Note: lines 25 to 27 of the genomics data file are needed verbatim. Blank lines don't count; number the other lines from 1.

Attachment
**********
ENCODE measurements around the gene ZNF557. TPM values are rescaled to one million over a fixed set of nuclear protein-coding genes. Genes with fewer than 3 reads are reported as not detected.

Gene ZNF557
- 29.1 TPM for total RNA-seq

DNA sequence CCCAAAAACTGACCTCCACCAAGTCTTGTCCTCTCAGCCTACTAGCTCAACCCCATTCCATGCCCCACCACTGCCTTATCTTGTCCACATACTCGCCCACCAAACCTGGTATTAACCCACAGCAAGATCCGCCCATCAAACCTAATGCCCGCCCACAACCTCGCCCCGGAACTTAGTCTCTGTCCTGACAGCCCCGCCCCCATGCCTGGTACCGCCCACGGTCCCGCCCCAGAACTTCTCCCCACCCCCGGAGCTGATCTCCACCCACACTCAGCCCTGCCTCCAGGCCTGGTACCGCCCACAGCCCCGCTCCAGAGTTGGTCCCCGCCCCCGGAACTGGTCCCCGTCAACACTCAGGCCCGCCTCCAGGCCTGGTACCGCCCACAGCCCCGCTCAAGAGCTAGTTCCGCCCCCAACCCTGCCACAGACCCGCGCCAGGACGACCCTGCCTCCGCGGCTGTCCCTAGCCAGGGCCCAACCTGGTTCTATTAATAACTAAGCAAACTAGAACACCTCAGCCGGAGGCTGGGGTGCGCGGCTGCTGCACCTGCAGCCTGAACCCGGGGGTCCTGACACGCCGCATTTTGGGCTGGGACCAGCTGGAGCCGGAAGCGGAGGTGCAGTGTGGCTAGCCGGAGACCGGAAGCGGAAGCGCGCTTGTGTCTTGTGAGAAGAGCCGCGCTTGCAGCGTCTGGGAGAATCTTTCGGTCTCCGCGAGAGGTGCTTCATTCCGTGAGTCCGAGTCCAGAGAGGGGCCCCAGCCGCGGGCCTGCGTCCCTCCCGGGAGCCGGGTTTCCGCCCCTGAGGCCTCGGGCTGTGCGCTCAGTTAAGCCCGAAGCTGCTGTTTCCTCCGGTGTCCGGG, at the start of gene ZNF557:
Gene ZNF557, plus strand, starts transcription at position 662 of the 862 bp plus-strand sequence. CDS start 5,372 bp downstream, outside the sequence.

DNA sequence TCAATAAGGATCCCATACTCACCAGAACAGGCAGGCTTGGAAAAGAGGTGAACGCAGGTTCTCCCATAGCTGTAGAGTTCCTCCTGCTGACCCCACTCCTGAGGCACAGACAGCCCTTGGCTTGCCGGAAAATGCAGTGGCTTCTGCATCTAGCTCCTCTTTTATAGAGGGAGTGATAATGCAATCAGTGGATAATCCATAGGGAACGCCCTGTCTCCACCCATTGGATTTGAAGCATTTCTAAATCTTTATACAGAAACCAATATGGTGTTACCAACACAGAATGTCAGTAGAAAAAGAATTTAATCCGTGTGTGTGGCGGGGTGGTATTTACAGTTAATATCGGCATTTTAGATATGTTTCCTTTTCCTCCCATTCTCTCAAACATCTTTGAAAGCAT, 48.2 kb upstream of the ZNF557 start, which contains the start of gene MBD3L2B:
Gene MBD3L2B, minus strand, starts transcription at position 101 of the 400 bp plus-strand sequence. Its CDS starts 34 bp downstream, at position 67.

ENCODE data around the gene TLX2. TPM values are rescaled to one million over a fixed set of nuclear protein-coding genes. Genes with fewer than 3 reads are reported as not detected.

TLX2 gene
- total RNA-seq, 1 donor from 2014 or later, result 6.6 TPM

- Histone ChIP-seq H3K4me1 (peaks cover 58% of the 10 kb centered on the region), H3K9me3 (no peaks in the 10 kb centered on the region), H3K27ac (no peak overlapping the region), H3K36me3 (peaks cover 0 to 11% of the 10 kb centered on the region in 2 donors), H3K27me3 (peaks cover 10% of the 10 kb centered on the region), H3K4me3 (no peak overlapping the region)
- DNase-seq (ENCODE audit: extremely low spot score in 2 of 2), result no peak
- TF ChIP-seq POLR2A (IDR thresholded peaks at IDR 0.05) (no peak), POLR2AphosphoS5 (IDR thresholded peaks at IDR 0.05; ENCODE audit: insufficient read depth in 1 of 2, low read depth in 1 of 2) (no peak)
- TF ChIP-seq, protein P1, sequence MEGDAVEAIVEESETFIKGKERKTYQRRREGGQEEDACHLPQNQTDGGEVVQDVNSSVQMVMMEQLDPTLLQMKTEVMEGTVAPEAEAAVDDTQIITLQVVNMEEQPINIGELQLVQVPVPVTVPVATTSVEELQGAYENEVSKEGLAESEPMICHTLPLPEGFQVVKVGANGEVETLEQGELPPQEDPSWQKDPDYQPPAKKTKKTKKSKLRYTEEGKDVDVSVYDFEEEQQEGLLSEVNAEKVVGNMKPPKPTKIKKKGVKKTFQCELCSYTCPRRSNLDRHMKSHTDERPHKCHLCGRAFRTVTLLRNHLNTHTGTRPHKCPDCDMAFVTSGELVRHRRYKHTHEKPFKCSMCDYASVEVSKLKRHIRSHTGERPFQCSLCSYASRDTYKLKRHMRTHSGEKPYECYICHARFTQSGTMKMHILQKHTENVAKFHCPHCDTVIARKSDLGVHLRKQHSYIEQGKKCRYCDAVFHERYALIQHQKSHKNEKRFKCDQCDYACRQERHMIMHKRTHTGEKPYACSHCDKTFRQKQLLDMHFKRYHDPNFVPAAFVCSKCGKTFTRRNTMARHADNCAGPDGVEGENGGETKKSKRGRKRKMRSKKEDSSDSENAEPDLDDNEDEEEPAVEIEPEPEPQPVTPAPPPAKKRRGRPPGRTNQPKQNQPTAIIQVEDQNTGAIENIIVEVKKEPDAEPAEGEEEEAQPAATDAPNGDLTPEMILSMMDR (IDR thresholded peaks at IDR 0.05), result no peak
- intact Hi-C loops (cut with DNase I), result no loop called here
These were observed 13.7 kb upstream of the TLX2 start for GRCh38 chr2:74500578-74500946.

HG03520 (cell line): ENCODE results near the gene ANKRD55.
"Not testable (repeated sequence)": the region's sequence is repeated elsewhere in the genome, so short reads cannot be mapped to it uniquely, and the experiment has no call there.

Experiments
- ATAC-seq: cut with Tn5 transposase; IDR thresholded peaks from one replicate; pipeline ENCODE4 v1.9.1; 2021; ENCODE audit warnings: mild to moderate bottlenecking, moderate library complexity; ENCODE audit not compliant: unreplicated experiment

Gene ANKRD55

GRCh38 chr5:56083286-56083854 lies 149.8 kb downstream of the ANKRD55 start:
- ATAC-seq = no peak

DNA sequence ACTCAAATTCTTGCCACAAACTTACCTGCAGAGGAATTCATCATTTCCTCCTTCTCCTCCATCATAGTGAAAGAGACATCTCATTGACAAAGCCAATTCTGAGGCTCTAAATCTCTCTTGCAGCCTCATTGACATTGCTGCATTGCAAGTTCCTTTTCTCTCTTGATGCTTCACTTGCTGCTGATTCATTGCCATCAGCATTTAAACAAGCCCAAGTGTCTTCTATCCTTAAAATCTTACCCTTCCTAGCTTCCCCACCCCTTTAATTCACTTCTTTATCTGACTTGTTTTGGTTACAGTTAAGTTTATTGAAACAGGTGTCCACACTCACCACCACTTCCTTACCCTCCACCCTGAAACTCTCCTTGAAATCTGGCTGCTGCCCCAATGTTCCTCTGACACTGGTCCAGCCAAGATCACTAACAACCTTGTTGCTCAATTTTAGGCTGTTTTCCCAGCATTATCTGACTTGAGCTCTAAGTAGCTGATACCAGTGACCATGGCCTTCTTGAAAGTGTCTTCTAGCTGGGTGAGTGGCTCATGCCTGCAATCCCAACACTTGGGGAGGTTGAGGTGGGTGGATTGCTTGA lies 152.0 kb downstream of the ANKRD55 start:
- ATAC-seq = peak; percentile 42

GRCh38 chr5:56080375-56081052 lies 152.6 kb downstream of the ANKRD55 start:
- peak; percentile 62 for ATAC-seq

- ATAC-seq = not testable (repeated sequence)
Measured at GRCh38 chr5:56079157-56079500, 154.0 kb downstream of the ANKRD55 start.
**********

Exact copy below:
- ATAC-seq = peak; percentile 42

GRCh38 chr5:56080375-56081052 lies 152.6 kb downstream of the ANKRD55 start:
- peak; percentile 62 for ATAC-seq